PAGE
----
Winter is good time to move plants around in landscape
By Sid Mullis| Correspondent
Friday, January 22, 2010

We all make landscaping mistakes. My most recent one resulted in me having to move a dwarf crape myrtle about a foot because I had planted two of them too close together. Fortunately, winter is a great time to correct landscaping mistakes.

January and February are good times to move plants. If you do it right, there is no reason they shouldn't thrive in a new spot in the landscape. You'll still be able to enjoy them, and you can put a more appropriate plant in that spot.

When moving plants, you cut off a large portion of roots, so you have to prune back the top to compensate. You might need to remove one-third or more of the canopy.

However, if you have to remove more than half the canopy and have to cut back large stems, you might as well prune the plant all the way back to the ground. Otherwise, it might look like a shrub on legs when it begins growing again in spring.

Most broadleaf shrubs can be severely pruned, but never cut back junipers, pines, spruce or other conifers, because they won't form new growth.

Boxwoods are slow to grow after severe pruning, especially English boxwood, so prune them conservatively when you move them.

If you can avoid pruning back large shrubs such as azaleas when you transplant them, they will still flower in the spring. You can reshape them with pruning after they bloom.

When you dig up a large shrub, save as many roots as you can. Most of the roots are in the top 12 inches of the soil. So get as much of the surface roots as you can.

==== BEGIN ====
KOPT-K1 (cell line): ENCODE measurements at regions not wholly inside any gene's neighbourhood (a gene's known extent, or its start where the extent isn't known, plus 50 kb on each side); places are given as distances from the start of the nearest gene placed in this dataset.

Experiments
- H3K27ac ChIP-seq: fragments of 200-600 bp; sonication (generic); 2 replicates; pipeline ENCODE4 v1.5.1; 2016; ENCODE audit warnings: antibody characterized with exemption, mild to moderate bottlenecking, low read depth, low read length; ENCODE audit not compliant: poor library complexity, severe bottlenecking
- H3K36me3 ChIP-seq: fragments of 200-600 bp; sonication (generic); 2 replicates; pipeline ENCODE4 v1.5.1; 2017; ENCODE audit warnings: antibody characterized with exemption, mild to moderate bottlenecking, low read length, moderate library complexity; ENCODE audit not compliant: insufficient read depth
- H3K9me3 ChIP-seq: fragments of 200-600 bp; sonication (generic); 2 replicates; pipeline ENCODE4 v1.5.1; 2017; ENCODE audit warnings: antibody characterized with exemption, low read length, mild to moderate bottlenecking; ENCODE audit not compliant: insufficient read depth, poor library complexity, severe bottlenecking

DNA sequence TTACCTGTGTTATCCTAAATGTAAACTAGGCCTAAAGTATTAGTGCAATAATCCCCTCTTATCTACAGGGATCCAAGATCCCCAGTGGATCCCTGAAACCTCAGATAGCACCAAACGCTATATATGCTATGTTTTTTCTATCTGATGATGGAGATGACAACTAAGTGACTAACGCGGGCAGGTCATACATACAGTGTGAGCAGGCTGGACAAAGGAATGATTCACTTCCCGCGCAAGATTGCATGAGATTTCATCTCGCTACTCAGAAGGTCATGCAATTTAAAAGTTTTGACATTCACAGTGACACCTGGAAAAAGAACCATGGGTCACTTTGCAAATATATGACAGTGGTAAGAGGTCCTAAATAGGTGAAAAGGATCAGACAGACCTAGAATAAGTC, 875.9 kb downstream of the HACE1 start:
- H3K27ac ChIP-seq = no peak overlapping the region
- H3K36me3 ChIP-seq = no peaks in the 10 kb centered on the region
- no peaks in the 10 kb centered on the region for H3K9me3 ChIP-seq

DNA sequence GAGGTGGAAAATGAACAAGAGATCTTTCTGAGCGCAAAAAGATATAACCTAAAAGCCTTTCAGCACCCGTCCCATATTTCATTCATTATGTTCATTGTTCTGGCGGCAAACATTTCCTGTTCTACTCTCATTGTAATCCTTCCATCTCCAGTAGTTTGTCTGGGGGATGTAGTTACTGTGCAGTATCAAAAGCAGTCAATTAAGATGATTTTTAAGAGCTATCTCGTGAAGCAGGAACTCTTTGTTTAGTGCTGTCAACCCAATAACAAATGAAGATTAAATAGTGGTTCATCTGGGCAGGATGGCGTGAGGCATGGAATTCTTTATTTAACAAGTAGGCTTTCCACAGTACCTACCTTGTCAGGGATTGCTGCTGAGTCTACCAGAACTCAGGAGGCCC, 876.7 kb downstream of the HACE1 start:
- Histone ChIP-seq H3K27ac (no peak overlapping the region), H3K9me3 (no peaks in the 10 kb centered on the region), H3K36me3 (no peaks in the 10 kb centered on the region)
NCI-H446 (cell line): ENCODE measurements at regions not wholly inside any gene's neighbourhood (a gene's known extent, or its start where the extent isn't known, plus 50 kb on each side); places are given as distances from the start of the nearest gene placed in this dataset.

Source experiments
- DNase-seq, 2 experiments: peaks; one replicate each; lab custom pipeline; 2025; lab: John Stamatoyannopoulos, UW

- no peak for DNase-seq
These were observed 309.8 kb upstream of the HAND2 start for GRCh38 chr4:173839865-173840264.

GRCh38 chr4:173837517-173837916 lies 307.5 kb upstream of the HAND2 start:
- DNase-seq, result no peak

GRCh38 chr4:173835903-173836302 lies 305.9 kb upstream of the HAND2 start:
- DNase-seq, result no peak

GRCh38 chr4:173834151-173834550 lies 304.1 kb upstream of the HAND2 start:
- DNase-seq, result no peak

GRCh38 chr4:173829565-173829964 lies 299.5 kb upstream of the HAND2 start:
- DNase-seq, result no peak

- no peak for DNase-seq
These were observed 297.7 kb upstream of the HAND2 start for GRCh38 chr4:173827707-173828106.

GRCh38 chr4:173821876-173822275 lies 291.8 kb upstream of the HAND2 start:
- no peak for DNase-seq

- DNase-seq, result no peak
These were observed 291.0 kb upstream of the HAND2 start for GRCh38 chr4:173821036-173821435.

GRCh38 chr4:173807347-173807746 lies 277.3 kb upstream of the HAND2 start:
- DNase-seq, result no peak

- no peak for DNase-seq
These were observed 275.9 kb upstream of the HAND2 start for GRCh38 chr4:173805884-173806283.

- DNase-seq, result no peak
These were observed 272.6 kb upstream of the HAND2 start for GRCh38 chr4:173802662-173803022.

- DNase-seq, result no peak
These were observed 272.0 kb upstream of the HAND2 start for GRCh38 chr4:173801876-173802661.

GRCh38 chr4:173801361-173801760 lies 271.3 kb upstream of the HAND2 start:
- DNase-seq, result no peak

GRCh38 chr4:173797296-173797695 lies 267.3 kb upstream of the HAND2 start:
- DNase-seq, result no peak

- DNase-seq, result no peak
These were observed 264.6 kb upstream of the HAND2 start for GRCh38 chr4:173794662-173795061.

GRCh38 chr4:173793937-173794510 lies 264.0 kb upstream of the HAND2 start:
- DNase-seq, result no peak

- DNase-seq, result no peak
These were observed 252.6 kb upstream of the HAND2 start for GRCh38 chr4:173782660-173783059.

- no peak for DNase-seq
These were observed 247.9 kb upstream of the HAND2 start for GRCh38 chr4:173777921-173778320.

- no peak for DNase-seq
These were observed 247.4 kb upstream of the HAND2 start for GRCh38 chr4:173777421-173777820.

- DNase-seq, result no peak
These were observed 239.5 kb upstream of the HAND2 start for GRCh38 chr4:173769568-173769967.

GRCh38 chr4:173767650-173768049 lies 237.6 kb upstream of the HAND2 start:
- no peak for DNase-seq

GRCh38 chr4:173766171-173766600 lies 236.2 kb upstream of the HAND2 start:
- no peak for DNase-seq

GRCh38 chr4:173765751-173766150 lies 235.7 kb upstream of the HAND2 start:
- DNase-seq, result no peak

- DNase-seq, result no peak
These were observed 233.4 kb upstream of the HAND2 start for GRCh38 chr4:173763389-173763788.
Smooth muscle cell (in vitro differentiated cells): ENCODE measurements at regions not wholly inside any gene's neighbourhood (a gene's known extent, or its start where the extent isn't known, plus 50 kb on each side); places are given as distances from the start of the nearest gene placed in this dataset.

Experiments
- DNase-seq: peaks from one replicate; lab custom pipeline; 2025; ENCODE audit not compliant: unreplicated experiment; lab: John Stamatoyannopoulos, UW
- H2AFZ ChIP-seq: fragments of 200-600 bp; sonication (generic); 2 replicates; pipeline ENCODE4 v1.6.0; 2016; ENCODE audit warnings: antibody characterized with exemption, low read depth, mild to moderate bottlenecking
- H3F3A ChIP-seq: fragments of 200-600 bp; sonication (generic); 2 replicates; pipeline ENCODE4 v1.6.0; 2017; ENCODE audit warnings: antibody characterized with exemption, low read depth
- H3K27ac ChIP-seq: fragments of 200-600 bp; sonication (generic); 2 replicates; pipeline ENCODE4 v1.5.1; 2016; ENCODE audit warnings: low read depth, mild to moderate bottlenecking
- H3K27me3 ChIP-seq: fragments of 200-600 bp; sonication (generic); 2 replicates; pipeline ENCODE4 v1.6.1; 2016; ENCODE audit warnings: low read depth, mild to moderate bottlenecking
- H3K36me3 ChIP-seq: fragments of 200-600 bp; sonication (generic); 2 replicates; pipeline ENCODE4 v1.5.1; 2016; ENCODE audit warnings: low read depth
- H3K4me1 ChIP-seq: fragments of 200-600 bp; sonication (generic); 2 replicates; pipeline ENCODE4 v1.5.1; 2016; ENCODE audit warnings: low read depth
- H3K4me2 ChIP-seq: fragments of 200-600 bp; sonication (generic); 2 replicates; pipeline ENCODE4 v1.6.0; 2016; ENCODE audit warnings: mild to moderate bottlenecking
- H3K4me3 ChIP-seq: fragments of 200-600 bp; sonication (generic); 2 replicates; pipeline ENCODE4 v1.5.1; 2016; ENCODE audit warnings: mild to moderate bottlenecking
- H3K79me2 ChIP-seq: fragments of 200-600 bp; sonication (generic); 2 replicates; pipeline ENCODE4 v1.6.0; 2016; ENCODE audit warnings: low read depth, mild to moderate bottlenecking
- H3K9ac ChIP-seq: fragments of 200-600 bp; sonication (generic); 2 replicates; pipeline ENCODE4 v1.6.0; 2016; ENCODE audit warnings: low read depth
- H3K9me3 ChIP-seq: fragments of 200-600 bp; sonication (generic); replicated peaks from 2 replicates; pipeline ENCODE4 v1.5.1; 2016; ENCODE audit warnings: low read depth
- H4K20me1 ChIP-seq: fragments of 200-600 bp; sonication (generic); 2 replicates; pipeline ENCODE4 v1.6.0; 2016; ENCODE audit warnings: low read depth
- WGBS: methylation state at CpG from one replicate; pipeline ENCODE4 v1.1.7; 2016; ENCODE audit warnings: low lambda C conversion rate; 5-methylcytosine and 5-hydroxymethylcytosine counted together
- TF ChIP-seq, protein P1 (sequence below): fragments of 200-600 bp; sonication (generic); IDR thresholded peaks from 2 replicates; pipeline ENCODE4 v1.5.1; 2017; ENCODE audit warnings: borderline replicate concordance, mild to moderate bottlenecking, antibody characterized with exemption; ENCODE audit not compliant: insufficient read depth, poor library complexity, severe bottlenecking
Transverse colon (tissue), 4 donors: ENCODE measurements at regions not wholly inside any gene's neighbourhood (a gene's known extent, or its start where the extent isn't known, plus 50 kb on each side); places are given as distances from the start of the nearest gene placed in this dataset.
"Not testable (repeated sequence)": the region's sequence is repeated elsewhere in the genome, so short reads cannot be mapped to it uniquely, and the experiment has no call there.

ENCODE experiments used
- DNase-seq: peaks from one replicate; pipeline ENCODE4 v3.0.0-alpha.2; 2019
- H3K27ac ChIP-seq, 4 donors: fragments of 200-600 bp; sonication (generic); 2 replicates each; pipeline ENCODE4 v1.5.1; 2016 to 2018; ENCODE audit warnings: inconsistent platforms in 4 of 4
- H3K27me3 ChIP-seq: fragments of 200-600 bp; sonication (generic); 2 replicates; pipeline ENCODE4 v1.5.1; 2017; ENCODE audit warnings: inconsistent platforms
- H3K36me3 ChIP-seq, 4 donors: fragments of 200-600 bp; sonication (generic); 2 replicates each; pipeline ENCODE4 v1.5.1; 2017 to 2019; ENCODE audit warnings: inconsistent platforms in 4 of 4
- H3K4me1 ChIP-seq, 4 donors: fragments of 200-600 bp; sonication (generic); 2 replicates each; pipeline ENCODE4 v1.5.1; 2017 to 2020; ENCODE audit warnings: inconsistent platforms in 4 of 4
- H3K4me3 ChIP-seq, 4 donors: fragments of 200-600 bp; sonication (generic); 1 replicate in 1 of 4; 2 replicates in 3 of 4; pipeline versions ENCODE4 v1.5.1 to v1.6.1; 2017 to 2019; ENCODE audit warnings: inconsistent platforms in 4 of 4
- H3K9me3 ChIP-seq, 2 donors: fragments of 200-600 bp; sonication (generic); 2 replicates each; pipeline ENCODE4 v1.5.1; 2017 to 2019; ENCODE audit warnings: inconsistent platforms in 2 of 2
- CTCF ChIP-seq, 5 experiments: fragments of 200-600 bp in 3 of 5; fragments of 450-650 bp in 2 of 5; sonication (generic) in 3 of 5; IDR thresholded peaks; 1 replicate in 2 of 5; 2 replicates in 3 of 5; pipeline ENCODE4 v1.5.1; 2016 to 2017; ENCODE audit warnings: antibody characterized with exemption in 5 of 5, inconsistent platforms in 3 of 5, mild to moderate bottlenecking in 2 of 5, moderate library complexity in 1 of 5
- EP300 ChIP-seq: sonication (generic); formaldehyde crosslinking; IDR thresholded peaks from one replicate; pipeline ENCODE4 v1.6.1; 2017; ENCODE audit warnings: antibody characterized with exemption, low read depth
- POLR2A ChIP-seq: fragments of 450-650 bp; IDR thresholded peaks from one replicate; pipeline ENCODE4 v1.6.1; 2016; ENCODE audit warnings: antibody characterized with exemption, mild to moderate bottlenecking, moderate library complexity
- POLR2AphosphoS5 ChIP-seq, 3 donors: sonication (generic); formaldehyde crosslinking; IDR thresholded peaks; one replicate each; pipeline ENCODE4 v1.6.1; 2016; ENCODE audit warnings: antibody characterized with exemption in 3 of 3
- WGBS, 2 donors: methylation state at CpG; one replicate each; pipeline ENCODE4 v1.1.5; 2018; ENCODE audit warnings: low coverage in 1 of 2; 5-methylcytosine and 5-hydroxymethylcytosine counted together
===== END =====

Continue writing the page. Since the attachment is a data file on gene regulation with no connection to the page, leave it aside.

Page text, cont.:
The width of the root ball should be 12 inches plus an extra 2 inches for each foot of height above 2 feet. In other words, a shrub 4 feet tall would have a root ball at least 16 inches wide -- 2 (feet) times 2 inches plus 12 inches.

Carefully cut underneath the ball and place a piece of cloth, such as burlap, under it. If the shrub is large, it might take two people to carry or drag it to its new location.

Time is critical. Before you dig up the plant, have the new hole ready. Roots die quickly when exposed to sun and air.

Make certain the shrub is planted at the same level it was growing in the previous location.

As soon as you plant, water thoroughly. That should be all you have to do.

Just don't let the roots dry out. Keep the roots moist, not saturated, and it should do fine. During the winter, you might need to water every 10-14 days in the absence of rain.

Do not water every day or several days during the week. If you do that you are sure to kill it.

Pay special attention to watering needs this summer. Hand water it and don't expect a sprinkler to give it the thorough drenching it will probably need from time to time.

WATERING HOUSE PLANTS: Sometimes it can be hard to know how often certain houseplants need watering. Some plants obviously need it more often than others, but here are a few principles to keep in mind:

- Clay pots have to be watered more often than plastic pots.

- Small pots need to be watered more often than large pots.

- On bright, sunny days, you have to water more often than on cloudy days.

- Pot-bound plants must be watered more often than plants that have plenty of room in the soil.

- Plants in active growth require more water than dormant plants.

- A coarse, loose soil mix must be watered more often than a fine, tight soil mix.

- Cacti and succulents usually require less watering than other plants.

Reach Sid Mullis, the director of the University of Georgia Extension Service office for Richmond County, at (706) 821-2349 or smullis@uga.edu.

From the Friday, January 22, 2010 edition of the Augusta Chronicle
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